Simplification might be the solution to Ghana's tax woes

21 February 2020 Consultancy.africa

The number of complicated steps required to pay tax in Ghana might be the biggest barrier to compliance in the country, according to PwC Ghana Partner Abeiku Gyan-Quansah. He recommends halving the number of “tax bands” from six to three in order to encourage people to comply.

Revenue collection in Ghana has been a central topic for debate in recent years, with many criticising the current system for being ineffective and counter-productive. Last year, a senior tax executive at Big Four accounting and advisory firm KPMG indicated that the current taxation framework was stifling the budding business environment in the country.

In addition to being a barrier for business, the system is also inefficient, with the Ghana Revenue Authority (GRA) falling significantly short of its revenue collection targets year after year. Global management consultancy McKinsey & Company was brought on board in 2019 to help Ghana achieve its revenue targets.

Simplification might be the solution to Ghana's tax woes

Abeiku Gyan-Quansah is a Tax Partner at PwC Ghana, and has more than a decade of experience in tax consulting, tax preparation and other tax related services. According to him, revenue targets and compliance in general could be improved significantly by simplifying the tax collection process.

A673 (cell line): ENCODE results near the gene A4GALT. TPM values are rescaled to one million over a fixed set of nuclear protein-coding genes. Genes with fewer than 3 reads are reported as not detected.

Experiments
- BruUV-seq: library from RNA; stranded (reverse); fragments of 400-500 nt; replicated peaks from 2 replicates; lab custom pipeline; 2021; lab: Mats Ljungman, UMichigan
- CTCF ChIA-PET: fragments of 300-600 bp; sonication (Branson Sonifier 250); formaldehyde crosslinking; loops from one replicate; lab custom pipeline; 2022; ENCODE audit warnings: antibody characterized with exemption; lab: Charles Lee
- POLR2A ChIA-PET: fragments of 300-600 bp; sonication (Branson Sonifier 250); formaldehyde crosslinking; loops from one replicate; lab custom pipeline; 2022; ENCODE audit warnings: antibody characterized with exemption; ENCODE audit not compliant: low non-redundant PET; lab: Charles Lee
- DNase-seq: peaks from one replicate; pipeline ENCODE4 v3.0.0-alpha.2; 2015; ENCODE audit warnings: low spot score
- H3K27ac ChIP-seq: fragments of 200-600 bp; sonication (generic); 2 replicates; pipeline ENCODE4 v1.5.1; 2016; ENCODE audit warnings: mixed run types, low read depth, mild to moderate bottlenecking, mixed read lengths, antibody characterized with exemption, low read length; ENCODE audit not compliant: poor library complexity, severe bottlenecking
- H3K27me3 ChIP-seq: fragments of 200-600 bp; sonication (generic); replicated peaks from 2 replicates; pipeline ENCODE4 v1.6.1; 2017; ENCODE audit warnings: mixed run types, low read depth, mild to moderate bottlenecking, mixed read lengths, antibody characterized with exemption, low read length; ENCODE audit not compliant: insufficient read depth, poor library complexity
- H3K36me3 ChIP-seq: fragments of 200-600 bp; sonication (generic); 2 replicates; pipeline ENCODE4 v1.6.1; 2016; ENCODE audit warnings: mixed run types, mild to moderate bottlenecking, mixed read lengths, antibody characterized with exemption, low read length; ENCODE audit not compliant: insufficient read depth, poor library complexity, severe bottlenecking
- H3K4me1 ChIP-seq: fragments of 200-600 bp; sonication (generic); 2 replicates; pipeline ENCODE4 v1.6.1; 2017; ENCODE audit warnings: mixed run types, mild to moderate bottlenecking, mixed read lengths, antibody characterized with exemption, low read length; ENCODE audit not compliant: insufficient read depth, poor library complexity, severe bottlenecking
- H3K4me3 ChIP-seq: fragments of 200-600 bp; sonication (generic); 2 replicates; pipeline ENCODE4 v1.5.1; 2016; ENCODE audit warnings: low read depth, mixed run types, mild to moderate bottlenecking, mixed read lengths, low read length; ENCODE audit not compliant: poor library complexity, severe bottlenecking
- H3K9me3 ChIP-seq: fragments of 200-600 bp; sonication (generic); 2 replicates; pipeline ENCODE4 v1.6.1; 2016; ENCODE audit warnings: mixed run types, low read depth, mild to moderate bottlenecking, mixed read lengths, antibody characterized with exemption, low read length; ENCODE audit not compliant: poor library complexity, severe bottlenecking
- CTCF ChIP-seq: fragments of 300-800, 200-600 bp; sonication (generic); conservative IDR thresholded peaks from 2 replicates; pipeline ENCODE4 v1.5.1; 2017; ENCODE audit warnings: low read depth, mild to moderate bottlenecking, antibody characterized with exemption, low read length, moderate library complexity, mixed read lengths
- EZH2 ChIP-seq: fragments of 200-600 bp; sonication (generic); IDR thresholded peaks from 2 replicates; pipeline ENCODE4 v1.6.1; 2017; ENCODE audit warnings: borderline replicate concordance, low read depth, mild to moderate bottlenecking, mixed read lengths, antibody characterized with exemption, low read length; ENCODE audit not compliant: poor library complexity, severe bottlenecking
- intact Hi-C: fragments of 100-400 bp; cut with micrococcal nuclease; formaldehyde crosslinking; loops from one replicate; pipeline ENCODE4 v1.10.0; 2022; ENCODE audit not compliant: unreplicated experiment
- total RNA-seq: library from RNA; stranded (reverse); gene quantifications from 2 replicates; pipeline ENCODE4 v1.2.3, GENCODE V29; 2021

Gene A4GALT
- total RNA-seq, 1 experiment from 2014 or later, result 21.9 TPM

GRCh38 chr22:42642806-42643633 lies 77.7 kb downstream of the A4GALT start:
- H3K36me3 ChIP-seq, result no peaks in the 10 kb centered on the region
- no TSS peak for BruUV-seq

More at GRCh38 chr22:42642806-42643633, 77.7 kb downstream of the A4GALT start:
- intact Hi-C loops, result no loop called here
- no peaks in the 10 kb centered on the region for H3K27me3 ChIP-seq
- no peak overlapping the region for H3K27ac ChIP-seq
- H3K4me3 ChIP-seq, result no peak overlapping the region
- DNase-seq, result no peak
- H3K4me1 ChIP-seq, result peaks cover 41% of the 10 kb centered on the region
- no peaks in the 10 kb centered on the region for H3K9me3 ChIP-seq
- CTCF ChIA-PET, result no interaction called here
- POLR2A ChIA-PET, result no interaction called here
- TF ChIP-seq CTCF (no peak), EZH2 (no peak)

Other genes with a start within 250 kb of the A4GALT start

“Our tax laws especially for the informal secto is unduly complicated. So for example, if I am from the informal sector and I have employed somebody, you are asking me to go through the tax bands; which are six currently, the person will give you every reason why they cannot go through. Can we reduce this to about three of them instead of the six we currently have?” said Gyan-Quansah.

“If we want people to comply and for us to raise the relevant taxes that we want in this country, we need to ensure the systems are adequately working. If I can actually get away with my wrongs, there is the motivation of getting away and doing the wrong thing, to what extent have we enforce our tax laws in the past,” he added.

Ghana’s tax-collection woes are reflected in other major economies across Africa at present, with countries like Nigeria also looking for ways to improve compliance and collection. Technology has been the answer for some, although most, like Gyan-Quansah, suggest structural reform to oust outdated tax practices. 


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